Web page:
Bixpy Water Propulsion At Outdoor Retailer In Salt Lake City
Inventor Houman Nikmanesh Talks A Jet Engine For Your Kayak
MRV: The Buzz, Your Outdoor Lifestyle Insider
A JET ENGINE FOR YOUR KAYAK
San Diego Based Inventor Talks High Octane Water Propulsion System At Outdoor Retailer In Salt Lake City
Venturing out in a kayak, especially on some big ocean, is something pushing more and more outdoor enthusiasts. But arms get tired. The sun can beat down. The aspect of almost a jet engine for a kayak seems like a no brainer but figuring out the mechanics and how it works is where ingenuity comes in. Houman Nikmanesh, creator of the Bixpy Water Propulsion system out of San Diego, sat down with The Buzz at the Outdoor Retailer show in Salt Lake City to talk about innovation and the challenge of water.
The Buzz: You were originally from Toronto?
Houman Nikmanesh: I was raised in Canada and I went to school in Canada…did my whole thing. Our head office for the other business was in Canada. We moved down to San Diego with the intention of opening some but eventually we sold those companies. I biked for a while, I sailed for a while, and then I started getting into drone and skateboard technology, started playing with those motors and batteries…
The Buzz: Did you always tinker around with technology?
HN: Tinkering yes, but I have a biology degree. I don't have an engineering background. I do like building stuff. I did hire a couple of engineers on to help me bring this thing to life. The idea was that I wanted to get into building skateboards or drones. But then I went out fishing with my buddy one time [on kayaks] and we sort of got stuck out there in big swells. So you get out there and if it's your first time it's pretty intimidating. And if you have had a couple of drinks, you then forget that you got to get back. It’s like, "Oh. This sucks." The sun's beating down on you. You've been out there for like seven hours. Now you've got to get back. So we figured the next time we do this we need a motor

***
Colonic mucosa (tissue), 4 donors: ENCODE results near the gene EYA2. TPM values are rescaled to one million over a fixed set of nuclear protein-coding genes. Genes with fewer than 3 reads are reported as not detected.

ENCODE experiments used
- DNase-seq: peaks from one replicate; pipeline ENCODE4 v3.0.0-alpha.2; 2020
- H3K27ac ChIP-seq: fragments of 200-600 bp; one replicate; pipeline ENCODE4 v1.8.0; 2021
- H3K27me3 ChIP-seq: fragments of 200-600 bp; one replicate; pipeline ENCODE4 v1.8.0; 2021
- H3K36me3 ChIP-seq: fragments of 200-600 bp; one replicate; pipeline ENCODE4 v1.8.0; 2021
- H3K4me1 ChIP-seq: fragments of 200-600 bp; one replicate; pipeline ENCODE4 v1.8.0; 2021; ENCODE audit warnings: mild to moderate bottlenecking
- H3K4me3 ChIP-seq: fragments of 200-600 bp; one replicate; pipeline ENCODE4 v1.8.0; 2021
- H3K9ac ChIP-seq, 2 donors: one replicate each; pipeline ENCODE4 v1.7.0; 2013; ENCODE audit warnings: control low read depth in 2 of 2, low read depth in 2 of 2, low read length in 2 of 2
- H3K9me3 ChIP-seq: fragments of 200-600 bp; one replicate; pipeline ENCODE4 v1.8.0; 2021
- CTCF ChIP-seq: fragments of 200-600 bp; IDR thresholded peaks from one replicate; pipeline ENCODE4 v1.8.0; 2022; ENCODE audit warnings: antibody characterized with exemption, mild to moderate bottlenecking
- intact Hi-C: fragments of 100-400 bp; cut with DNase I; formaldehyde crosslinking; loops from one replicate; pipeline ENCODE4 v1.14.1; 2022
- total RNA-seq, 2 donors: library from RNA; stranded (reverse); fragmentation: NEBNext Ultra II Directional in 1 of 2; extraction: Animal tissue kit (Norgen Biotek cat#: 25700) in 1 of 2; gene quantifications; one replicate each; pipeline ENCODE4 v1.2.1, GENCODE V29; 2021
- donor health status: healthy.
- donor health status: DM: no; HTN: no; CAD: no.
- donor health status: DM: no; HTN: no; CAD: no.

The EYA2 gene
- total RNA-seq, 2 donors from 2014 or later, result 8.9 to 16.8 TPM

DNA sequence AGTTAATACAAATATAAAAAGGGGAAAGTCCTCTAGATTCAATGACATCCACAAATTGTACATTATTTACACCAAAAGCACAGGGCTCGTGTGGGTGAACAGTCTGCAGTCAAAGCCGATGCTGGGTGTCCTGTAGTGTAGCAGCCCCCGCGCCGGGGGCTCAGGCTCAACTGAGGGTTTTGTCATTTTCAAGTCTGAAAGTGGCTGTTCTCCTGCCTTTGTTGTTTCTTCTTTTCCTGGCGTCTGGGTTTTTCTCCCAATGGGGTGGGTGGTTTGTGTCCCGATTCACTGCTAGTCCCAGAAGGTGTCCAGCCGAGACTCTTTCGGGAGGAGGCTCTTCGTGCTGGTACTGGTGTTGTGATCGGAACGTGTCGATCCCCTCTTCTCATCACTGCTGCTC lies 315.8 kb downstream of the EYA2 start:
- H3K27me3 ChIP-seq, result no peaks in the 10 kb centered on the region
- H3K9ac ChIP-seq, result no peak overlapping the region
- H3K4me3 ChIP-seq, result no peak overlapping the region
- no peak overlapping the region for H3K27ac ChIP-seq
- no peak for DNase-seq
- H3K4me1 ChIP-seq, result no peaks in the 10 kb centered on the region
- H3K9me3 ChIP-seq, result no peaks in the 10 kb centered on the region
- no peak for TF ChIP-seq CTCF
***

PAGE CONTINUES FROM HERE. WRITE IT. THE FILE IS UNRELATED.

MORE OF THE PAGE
The Buzz: What were you fishing for out there?
HN: It was that year when it was really hot, and the water was really warm. So there was a lot of yellowfin [tuna] that had come very close to shore. We actually caught a really good fish, too but we just had a really hard time coming back. We went to West Marine, looking for motors. And everything seemed either so expensive or so big that it just didn't make sense. And I was playing with a skateboard motor. I had those in my garage and I go, "Hey, you know, this thing should be able to move a kayak, no problem. Like if it moves a person on land it should be able to move a kayak on water." So we basically use a modified version of those brushless skateboard motors in our motors.
The Buzz: But the initial sort of idea, and the prototype of how you wanted it to work…
HN: So I had a Hobie Kayak. And a Hobie Kayak has a hole in the middle where the pedals go. My entire thing was that whatever we build needs to fit into that hole, right? So we started developing around that hole. And it was 82 millimeters or whatever it is, needs to fit into that hole. So we didn't want a big propeller. We started looking at impellers and jet engines and how they work. We started off with the biggest PVC pipe from Home Depot that we could squeeze through that hole using glue and epoxy and stuff like that. We bought a 3D printer so we could start printing different propellers. At some point we had about 80 or 90 different propellers that were testing. And it went from there, basically.